Indonesia ends forest protection deal with Norway, raising deforestation fears

The announcement took the Norwegian government and campaigners by surprise and came days before a moratorium on new palm oil concessions lifted

A villager walks in a plantation covered by haze from fires near burned peatland in an oil palm concession (Photo: Muhammad Adimaja/ Greenpeace/Flickr)


The future of forest protection in Indonesia has been put into doubt after the government abruptly ended a decade-long funding agreement with Norway.

Under the $1 billion payment-by-results deal signed in 2010, Norway agreed to pay the Indonesian government for curbing its emissions by conserving peatlands and forests.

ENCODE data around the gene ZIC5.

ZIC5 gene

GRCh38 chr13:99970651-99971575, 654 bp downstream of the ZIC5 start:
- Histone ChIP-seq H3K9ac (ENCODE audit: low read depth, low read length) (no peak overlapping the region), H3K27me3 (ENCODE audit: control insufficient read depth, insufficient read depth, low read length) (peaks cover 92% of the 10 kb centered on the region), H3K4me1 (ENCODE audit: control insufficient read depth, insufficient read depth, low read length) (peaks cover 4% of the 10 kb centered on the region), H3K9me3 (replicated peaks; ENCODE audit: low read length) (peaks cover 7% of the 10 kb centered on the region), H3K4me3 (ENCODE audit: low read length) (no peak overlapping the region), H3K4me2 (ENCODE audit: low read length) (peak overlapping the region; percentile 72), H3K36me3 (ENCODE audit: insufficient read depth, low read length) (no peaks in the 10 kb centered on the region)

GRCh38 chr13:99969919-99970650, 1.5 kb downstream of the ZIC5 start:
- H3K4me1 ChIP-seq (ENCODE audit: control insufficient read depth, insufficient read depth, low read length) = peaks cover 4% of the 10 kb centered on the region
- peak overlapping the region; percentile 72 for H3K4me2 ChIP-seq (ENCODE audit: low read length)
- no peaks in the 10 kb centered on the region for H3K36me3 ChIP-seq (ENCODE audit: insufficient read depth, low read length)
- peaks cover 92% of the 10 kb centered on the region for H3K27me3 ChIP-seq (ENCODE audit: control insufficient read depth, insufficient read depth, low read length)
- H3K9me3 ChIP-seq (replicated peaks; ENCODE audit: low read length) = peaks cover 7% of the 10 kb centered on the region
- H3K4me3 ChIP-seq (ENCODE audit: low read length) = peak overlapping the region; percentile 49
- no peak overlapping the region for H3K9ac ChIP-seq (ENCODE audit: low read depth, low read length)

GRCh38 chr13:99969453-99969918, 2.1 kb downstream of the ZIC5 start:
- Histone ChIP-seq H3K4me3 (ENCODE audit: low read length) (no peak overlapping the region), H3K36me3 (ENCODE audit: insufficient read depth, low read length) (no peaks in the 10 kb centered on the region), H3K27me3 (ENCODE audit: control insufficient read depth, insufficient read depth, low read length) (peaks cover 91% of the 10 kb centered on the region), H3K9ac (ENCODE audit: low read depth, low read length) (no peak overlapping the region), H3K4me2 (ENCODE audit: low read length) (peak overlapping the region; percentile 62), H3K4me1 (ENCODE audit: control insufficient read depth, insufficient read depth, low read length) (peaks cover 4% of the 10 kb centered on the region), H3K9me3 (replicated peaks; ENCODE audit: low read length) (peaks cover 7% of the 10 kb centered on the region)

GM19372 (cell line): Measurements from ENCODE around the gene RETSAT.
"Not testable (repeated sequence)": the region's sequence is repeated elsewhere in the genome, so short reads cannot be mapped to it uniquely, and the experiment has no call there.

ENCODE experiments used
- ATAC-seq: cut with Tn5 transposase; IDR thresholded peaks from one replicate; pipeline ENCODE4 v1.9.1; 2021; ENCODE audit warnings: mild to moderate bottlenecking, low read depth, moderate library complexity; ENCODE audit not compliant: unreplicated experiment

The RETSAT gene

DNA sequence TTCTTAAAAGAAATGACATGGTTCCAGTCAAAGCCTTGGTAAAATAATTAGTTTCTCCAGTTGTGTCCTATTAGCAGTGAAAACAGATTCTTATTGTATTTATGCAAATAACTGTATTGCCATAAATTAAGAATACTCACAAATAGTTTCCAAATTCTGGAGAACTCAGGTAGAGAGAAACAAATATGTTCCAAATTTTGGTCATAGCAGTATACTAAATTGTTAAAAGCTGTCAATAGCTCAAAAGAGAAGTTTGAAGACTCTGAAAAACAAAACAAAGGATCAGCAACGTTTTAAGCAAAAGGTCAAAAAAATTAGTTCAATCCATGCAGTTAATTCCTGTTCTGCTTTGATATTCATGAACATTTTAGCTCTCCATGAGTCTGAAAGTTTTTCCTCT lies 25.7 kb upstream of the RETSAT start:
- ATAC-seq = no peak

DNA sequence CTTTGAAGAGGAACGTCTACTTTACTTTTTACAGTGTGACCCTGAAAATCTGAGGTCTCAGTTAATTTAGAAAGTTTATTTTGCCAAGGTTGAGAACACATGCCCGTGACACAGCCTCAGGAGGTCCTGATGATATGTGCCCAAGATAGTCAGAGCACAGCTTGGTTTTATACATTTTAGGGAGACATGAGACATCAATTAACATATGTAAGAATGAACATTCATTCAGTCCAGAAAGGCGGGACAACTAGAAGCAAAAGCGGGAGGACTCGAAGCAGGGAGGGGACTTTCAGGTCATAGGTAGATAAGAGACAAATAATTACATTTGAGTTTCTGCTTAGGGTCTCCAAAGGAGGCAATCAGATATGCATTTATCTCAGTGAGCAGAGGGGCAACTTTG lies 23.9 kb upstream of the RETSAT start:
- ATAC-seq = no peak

After setbacks and delays, the two countries were discussing a first payment of $56 million when Jakarta unilaterally terminated the accord.

In a statement dated 10 September, Indonesia’s foreign ministry said the decision was based “on the lack of concrete progress” in Norway delivering the money and followed “a series of thorough inter-ministerial consultations”.

It insisted the decision “will in no way to affect the Indonesian government commitment to reduce greenhouse gas emissions”.

But campaigners in Indonesia are concerned the move threatens the country’s climate goals. It removes an incentive to protect the forests just as a moratorium on new palm oil concessions lifts and the government is allocating large swathes of land to farming in a food security push.

Kiki Taufik, who heads Greenpeace’s Indonesia forest campaign, told Climate Home News the decision was significant. “Ending the agreement means deforestation control will be loosened,” he said, adding that the government’s ambition to cut emissions was “questionable”.